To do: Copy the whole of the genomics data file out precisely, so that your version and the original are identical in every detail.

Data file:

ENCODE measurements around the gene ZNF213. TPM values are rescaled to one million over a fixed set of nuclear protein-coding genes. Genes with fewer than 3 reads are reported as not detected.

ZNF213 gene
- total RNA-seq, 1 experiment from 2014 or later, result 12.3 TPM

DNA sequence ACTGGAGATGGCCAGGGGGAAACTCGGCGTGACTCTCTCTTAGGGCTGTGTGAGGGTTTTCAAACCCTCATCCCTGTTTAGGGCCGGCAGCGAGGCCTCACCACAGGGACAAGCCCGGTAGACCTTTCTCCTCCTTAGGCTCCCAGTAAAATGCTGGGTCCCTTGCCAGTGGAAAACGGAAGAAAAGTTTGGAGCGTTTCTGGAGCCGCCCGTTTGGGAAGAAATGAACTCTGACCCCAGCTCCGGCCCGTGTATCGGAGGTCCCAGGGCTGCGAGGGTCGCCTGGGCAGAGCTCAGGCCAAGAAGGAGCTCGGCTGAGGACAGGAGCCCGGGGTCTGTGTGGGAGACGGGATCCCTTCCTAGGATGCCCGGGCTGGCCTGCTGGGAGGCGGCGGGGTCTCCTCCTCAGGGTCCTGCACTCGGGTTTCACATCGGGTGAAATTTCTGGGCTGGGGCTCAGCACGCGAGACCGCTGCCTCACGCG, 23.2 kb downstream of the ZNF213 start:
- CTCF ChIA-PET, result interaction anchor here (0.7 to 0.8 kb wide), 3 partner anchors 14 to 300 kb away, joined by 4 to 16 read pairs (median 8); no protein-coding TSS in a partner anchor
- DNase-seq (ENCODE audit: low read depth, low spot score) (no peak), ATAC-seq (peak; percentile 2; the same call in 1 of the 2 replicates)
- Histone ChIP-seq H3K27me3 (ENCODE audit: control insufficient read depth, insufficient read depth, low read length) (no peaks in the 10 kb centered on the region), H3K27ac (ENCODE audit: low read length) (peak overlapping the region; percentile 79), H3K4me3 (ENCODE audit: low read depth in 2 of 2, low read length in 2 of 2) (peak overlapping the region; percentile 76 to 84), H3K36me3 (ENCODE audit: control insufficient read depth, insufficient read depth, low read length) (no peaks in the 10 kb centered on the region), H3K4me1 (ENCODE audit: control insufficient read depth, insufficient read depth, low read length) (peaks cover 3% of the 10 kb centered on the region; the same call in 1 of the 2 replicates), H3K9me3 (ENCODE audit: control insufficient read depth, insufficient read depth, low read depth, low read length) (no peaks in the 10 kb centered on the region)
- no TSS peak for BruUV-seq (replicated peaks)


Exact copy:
ENCODE measurements around the gene ZNF213. TPM values are rescaled to one million over a fixed set of nuclear protein-coding genes. Genes with fewer than 3 reads are reported as not detected.

ZNF213 gene
- total RNA-seq, 1 experiment from 2014 or later, result 12.3 TPM

DNA sequence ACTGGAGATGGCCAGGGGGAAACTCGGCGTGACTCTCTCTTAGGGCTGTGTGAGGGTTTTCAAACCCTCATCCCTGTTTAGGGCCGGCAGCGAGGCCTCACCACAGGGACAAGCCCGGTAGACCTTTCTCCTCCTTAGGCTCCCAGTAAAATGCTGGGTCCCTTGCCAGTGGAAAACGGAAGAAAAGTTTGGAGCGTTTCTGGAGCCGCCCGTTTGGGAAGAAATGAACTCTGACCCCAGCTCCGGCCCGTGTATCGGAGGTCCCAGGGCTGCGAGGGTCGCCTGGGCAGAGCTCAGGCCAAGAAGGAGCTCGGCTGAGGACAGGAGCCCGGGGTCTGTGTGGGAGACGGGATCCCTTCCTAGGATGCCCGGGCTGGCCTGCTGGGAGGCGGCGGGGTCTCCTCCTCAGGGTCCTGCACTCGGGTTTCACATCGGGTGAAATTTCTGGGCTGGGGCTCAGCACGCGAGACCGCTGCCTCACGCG, 23.2 kb downstream of the ZNF213 start:
- CTCF ChIA-PET, result interaction anchor here (0.7 to 0.8 kb wide), 3 partner anchors 14 to 300 kb away, joined by 4 to 16 read pairs (median 8); no protein-coding TSS in a partner anchor
- DNase-seq (ENCODE audit: low read depth, low spot score) (no peak), ATAC-seq (peak; percentile 2; the same call in 1 of the 2 replicates)
- Histone ChIP-seq H3K27me3 (ENCODE audit: control insufficient read depth, insufficient read depth, low read length) (no peaks in the 10 kb centered on the region), H3K27ac (ENCODE audit: low read length) (peak overlapping the region; percentile 79), H3K4me3 (ENCODE audit: low read depth in 2 of 2, low read length in 2 of 2) (peak overlapping the region; percentile 76 to 84), H3K36me3 (ENCODE audit: control insufficient read depth, insufficient read depth, low read length) (no peaks in the 10 kb centered on the region), H3K4me1 (ENCODE audit: control insufficient read depth, insufficient read depth, low read length) (peaks cover 3% of the 10 kb centered on the region; the same call in 1 of the 2 replicates), H3K9me3 (ENCODE audit: control insufficient read depth, insufficient read depth, low read depth, low read length) (no peaks in the 10 kb centered on the region)
- no TSS peak for BruUV-seq (replicated peaks)